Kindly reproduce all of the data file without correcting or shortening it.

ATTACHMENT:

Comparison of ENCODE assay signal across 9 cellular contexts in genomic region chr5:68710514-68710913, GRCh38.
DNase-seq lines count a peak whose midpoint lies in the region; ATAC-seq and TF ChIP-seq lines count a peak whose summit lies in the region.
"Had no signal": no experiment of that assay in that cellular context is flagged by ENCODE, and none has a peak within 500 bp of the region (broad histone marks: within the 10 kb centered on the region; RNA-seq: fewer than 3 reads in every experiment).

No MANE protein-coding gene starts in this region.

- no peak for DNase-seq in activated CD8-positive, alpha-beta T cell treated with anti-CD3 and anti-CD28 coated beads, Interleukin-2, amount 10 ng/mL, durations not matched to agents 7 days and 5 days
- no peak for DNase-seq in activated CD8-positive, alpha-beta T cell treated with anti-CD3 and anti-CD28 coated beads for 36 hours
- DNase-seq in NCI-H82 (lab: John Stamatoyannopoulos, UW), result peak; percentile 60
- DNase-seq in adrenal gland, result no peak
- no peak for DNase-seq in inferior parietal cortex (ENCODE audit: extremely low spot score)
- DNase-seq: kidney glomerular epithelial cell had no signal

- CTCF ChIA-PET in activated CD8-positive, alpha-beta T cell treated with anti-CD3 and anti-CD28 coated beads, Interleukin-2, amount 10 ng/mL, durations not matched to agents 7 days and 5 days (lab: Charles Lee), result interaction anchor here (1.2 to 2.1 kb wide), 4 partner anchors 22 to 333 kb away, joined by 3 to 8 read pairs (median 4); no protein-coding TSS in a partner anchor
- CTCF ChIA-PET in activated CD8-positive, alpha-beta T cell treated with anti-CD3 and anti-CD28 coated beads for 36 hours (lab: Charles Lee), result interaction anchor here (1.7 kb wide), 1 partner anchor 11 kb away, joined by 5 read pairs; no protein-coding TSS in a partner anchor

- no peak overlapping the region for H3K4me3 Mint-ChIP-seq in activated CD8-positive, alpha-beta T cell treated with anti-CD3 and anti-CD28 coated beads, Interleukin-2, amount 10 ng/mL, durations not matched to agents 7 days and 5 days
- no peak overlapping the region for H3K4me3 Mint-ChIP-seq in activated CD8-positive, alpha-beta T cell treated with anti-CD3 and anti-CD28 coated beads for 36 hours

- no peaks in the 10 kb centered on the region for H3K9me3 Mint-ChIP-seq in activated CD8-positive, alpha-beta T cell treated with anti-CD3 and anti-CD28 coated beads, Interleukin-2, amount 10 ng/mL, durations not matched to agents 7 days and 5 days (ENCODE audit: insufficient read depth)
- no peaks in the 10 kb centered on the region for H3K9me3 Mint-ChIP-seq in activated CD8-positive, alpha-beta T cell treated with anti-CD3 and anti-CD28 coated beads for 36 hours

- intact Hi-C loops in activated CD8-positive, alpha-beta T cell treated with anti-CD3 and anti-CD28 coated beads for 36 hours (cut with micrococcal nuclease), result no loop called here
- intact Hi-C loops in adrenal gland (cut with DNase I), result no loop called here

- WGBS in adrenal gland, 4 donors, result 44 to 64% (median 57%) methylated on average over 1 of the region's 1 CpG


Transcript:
Comparison of ENCODE assay signal across 9 cellular contexts in genomic region chr5:68710514-68710913, GRCh38.
DNase-seq lines count a peak whose midpoint lies in the region; ATAC-seq and TF ChIP-seq lines count a peak whose summit lies in the region.
"Had no signal": no experiment of that assay in that cellular context is flagged by ENCODE, and none has a peak within 500 bp of the region (broad histone marks: within the 10 kb centered on the region; RNA-seq: fewer than 3 reads in every experiment).

No MANE protein-coding gene starts in this region.

- no peak for DNase-seq in activated CD8-positive, alpha-beta T cell treated with anti-CD3 and anti-CD28 coated beads, Interleukin-2, amount 10 ng/mL, durations not matched to agents 7 days and 5 days
- no peak for DNase-seq in activated CD8-positive, alpha-beta T cell treated with anti-CD3 and anti-CD28 coated beads for 36 hours
- DNase-seq in NCI-H82 (lab: John Stamatoyannopoulos, UW), result peak; percentile 60
- DNase-seq in adrenal gland, result no peak
- no peak for DNase-seq in inferior parietal cortex (ENCODE audit: extremely low spot score)
- DNase-seq: kidney glomerular epithelial cell had no signal

- CTCF ChIA-PET in activated CD8-positive, alpha-beta T cell treated with anti-CD3 and anti-CD28 coated beads, Interleukin-2, amount 10 ng/mL, durations not matched to agents 7 days and 5 days (lab: Charles Lee), result interaction anchor here (1.2 to 2.1 kb wide), 4 partner anchors 22 to 333 kb away, joined by 3 to 8 read pairs (median 4); no protein-coding TSS in a partner anchor
- CTCF ChIA-PET in activated CD8-positive, alpha-beta T cell treated with anti-CD3 and anti-CD28 coated beads for 36 hours (lab: Charles Lee), result interaction anchor here (1.7 kb wide), 1 partner anchor 11 kb away, joined by 5 read pairs; no protein-coding TSS in a partner anchor

- no peak overlapping the region for H3K4me3 Mint-ChIP-seq in activated CD8-positive, alpha-beta T cell treated with anti-CD3 and anti-CD28 coated beads, Interleukin-2, amount 10 ng/mL, durations not matched to agents 7 days and 5 days
- no peak overlapping the region for H3K4me3 Mint-ChIP-seq in activated CD8-positive, alpha-beta T cell treated with anti-CD3 and anti-CD28 coated beads for 36 hours

- no peaks in the 10 kb centered on the region for H3K9me3 Mint-ChIP-seq in activated CD8-positive, alpha-beta T cell treated with anti-CD3 and anti-CD28 coated beads, Interleukin-2, amount 10 ng/mL, durations not matched to agents 7 days and 5 days (ENCODE audit: insufficient read depth)
- no peaks in the 10 kb centered on the region for H3K9me3 Mint-ChIP-seq in activated CD8-positive, alpha-beta T cell treated with anti-CD3 and anti-CD28 coated beads for 36 hours

- intact Hi-C loops in activated CD8-positive, alpha-beta T cell treated with anti-CD3 and anti-CD28 coated beads for 36 hours (cut with micrococcal nuclease), result no loop called here
- intact Hi-C loops in adrenal gland (cut with DNase I), result no loop called here

- WGBS in adrenal gland, 4 donors, result 44 to 64% (median 57%) methylated on average over 1 of the region's 1 CpG